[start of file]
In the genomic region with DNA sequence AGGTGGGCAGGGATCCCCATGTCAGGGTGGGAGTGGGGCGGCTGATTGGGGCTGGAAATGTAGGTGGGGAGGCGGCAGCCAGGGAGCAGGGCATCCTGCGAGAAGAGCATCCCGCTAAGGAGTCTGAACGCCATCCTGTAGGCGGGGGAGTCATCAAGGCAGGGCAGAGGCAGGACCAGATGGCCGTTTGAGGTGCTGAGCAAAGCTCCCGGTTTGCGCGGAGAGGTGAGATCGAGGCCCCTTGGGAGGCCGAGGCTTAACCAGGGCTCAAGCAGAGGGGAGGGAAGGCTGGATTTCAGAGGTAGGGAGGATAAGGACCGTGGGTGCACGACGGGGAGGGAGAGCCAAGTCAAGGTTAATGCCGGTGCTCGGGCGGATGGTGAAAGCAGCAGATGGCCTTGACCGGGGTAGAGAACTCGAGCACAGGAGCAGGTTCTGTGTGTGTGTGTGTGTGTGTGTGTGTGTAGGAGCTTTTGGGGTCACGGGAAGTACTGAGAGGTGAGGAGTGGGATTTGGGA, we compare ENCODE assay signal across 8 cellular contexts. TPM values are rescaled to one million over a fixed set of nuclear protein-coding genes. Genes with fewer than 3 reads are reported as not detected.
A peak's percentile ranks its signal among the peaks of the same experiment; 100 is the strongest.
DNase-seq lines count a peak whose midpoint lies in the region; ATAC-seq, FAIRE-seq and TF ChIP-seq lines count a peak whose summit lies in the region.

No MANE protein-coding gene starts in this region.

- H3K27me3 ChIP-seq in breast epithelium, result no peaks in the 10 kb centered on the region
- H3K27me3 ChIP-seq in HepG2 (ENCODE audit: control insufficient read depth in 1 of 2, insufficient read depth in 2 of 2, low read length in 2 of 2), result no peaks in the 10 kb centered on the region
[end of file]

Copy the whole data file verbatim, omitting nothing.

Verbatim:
In the genomic region with DNA sequence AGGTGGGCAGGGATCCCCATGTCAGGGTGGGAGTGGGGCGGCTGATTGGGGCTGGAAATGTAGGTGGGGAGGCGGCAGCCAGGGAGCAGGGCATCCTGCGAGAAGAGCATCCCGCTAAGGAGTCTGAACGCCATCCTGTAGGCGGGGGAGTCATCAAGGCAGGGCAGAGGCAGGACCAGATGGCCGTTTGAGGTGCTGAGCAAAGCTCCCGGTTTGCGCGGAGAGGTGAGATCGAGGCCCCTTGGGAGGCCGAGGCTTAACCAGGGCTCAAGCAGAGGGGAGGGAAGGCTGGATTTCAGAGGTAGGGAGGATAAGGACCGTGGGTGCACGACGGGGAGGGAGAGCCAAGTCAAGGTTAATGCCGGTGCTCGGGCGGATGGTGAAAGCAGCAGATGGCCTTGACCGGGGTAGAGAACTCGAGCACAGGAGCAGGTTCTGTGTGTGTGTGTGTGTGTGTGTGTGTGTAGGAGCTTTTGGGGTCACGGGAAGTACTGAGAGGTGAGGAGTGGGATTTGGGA, we compare ENCODE assay signal across 8 cellular contexts. TPM values are rescaled to one million over a fixed set of nuclear protein-coding genes. Genes with fewer than 3 reads are reported as not detected.
A peak's percentile ranks its signal among the peaks of the same experiment; 100 is the strongest.
DNase-seq lines count a peak whose midpoint lies in the region; ATAC-seq, FAIRE-seq and TF ChIP-seq lines count a peak whose summit lies in the region.

No MANE protein-coding gene starts in this region.

- H3K27me3 ChIP-seq in breast epithelium, result no peaks in the 10 kb centered on the region
- H3K27me3 ChIP-seq in HepG2 (ENCODE audit: control insufficient read depth in 1 of 2, insufficient read depth in 2 of 2, low read length in 2 of 2), result no peaks in the 10 kb centered on the region